How Drivers are Gaming Uber and Lyft to Charge You More

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About Gary Leff

Gary Leff is one of the foremost experts in the field of miles, points, and frequent business travel - a topic he has covered since 2002. Co-founder of frequent flyer community InsideFlyer.com, emcee of the Freddie Awards, and named one of the "World's Top Travel Experts" by Conde' Nast Traveler (2010-Present) Gary has been a guest on most major news media, profiled in several top print publications, and published broadly on the topic of consumer loyalty. More About Gary »

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Comments

  1. @ Gary — Last month when we were in DC, I wondered why the uber fare was so much higher than normal. Next time, we will take Metro from the airport. Thanks for sharing this. Publicity about this is the best way to get back at these drivers. I also imagine this can’t be too hard for uber to address via its software. They could just end the surge pricing at DCA when X number of drivers log off.

  2. @ Gary — Better yet, when the drivers all log off simultaneously, uber/Lyft should cut the prices in half.

  3. @Gene – I like the way you think, although the software (ML) solution is probably much harder in practice.

  4. Not trying to hate on anyone making a living from Uber/Lyft but here is the deal- you are not hurting Uber/Lyft, you are hurting us, the travelers. If they aren’t paying you enough, DONT DRIVE FOR THEM! You aren’t an employee, you can leave anytime you like. If enough people just stop driving, they will rethink their compensation plans.

  5. These drivers are smart, I like it. It’s the tech revolution’s version of a union.

    Us Americans are the kings of double standards. On the one one hand, we like to complain about declining wages and blah blah blah, and on the other, we bemoan actually paying for the things we use. The two go hand in hand.

    Just remember, we can always take a cab for the regulated price of ~$2.10/mile, a couple bucks for airport pickup fee, and a few more $ for flag fare. If the organized rideshare drivers drive the price too high, regulated-fare cabs are the fall back. There still is competition in our nation’s capital.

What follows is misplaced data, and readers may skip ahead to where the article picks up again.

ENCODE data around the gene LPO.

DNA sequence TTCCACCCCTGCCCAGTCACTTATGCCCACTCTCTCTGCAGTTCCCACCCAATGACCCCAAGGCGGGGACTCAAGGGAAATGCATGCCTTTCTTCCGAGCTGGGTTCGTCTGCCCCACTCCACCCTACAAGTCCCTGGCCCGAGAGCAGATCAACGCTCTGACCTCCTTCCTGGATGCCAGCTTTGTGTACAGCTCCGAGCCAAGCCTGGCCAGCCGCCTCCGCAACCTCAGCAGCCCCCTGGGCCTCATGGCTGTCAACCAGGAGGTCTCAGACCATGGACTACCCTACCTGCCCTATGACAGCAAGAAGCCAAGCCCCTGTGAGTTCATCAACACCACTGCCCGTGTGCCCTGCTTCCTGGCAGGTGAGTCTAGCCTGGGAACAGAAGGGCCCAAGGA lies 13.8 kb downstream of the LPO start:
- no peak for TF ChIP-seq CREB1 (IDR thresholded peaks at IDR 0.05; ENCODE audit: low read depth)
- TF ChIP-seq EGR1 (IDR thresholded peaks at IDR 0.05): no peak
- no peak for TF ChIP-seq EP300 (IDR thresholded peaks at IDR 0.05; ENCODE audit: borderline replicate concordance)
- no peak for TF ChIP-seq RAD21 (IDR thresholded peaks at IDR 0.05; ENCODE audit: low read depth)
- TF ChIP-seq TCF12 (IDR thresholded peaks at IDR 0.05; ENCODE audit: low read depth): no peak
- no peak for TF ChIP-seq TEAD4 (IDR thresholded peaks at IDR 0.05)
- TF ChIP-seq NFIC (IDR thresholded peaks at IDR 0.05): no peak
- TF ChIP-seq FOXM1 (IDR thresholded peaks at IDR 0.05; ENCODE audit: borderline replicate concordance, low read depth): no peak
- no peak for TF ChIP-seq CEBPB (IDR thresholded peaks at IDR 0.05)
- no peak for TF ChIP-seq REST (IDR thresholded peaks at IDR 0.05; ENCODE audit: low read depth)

While nobody is holding a gun to these guys’ heads, I sympathize. Uber drew them in a few years ago with higher compensation, and incentivized them to quit whatever else they were doing or whatever. And after they signed up? Compensation cut after compensation cut. That’s disingenuous; I certainly don’t go to work expecting to make less tomorrow than I did last year.

  6. Very interesting expose. With the construction at DCA, it’s a real mosh pit for ride-share pick-ups and I’ve decided just to go with a taxi home. To get to National, I’ll take an Uber till I use my monthly AmEx credit then Lyfts – isn’t there a new Lyft tie in?

    On the other hand, I’m willing to pay a price for goods and services for everyone to have a living wage – see our support for the Hawaiian hotel workers Unite Local Five while we were staying at the Westin – donated to the strike fund and insisted on a room rate reduction – got a third off the rate.

    Workers of the World, Unite! Union Strong!

  7. “These drivers are smart, I like it. It’s the tech revolution’s version of a union.

    “Us Americans are the kings of double standards. On the one one hand, we like to complain about declining wages and blah blah blah, and on the other, we bemoan actually paying for the things we use. The two go hand in hand.”

    Agreed. Uber (and to a lesser extent Lyft) systematically chipped away at their drivers’ ability to earn a living wage. Their IPOs tanked for good reason.

    Would be good to see a bit more sympathy for the working folks here rather than just the millennial whinging about the class of hard-working folks who drive them around for low wages.

    Take a taxi or public transportation if you don’t like the crap you have to deal with Uber and Lyft. And guess what? Your taxi driver won’t rate you and moreover if you don’t wanna talk you can actually tell the driver you don’t wanna talk rather than selecting a stupid feature on a stupid app to tell the driver you aren’t feeling chatty.

  8. are these drivers being held at gunpoint to be a Lyft driver ?if they don’t like what they’re getting paid why don’t they look for another job ?no one is forcing them to work for Lyft

  9. @Dean

    No, but it’s disingenuous to hire people at one rate of compensation, and then continue to lower it. My job doesn’t do that to me. Of the companies I know that do cut pay, they mostly do it as a cut for new employees, where “if you don’t like it, don’t take job” is an easier pill to swallow.

    I really am not liking this business model.

  10. Yeah, this “you aren’t Uber employees you can walk away any time is such a ridiculous argument. Those drivers have mouths to feed, and most don’t come from privileged backgrounds or are lucky enough to take flights followed by ubers. It’s precisely this attitude that normalises that stupid quiet mode on Uber.
    Because it’s soooo inconvenient to speak to the help.

  11. @747always quiet mode is for UberBLACK only and I think you can understand why female passengers might be uncomfortable being chatted up by male drivers.

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